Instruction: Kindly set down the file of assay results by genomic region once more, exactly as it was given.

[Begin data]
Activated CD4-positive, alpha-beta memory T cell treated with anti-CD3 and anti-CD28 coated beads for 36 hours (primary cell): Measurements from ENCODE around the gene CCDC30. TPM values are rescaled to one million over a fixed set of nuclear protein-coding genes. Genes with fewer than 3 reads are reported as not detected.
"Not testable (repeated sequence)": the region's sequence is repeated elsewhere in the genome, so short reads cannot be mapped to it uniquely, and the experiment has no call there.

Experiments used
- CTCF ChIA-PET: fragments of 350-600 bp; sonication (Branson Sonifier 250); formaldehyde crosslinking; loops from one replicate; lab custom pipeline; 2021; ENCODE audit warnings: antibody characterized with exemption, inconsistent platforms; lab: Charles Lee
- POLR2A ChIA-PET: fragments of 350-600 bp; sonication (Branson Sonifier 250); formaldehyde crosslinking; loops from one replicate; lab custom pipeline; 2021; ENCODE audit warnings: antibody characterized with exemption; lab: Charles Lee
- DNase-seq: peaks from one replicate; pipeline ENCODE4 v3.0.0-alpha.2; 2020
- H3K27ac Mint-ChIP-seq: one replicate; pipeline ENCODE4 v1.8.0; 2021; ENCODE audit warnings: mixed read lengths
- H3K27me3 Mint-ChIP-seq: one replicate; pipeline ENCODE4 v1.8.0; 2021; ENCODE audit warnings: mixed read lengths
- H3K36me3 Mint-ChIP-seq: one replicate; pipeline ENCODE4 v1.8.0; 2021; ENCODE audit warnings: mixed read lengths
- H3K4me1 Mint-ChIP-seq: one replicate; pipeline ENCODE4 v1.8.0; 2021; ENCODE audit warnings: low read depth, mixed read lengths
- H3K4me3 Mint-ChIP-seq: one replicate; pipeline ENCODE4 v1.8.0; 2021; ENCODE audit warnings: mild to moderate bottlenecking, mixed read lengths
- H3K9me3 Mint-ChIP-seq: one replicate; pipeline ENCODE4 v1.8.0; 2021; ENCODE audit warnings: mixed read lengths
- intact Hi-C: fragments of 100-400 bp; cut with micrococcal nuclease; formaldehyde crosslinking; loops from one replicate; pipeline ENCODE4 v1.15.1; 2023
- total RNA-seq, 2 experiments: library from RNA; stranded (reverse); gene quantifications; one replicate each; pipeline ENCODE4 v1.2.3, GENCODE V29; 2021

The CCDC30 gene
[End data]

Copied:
Activated CD4-positive, alpha-beta memory T cell treated with anti-CD3 and anti-CD28 coated beads for 36 hours (primary cell): Measurements from ENCODE around the gene CCDC30. TPM values are rescaled to one million over a fixed set of nuclear protein-coding genes. Genes with fewer than 3 reads are reported as not detected.
"Not testable (repeated sequence)": the region's sequence is repeated elsewhere in the genome, so short reads cannot be mapped to it uniquely, and the experiment has no call there.

Experiments used
- CTCF ChIA-PET: fragments of 350-600 bp; sonication (Branson Sonifier 250); formaldehyde crosslinking; loops from one replicate; lab custom pipeline; 2021; ENCODE audit warnings: antibody characterized with exemption, inconsistent platforms; lab: Charles Lee
- POLR2A ChIA-PET: fragments of 350-600 bp; sonication (Branson Sonifier 250); formaldehyde crosslinking; loops from one replicate; lab custom pipeline; 2021; ENCODE audit warnings: antibody characterized with exemption; lab: Charles Lee
- DNase-seq: peaks from one replicate; pipeline ENCODE4 v3.0.0-alpha.2; 2020
- H3K27ac Mint-ChIP-seq: one replicate; pipeline ENCODE4 v1.8.0; 2021; ENCODE audit warnings: mixed read lengths
- H3K27me3 Mint-ChIP-seq: one replicate; pipeline ENCODE4 v1.8.0; 2021; ENCODE audit warnings: mixed read lengths
- H3K36me3 Mint-ChIP-seq: one replicate; pipeline ENCODE4 v1.8.0; 2021; ENCODE audit warnings: mixed read lengths
- H3K4me1 Mint-ChIP-seq: one replicate; pipeline ENCODE4 v1.8.0; 2021; ENCODE audit warnings: low read depth, mixed read lengths
- H3K4me3 Mint-ChIP-seq: one replicate; pipeline ENCODE4 v1.8.0; 2021; ENCODE audit warnings: mild to moderate bottlenecking, mixed read lengths
- H3K9me3 Mint-ChIP-seq: one replicate; pipeline ENCODE4 v1.8.0; 2021; ENCODE audit warnings: mixed read lengths
- intact Hi-C: fragments of 100-400 bp; cut with micrococcal nuclease; formaldehyde crosslinking; loops from one replicate; pipeline ENCODE4 v1.15.1; 2023
- total RNA-seq, 2 experiments: library from RNA; stranded (reverse); gene quantifications; one replicate each; pipeline ENCODE4 v1.2.3, GENCODE V29; 2021

The CCDC30 gene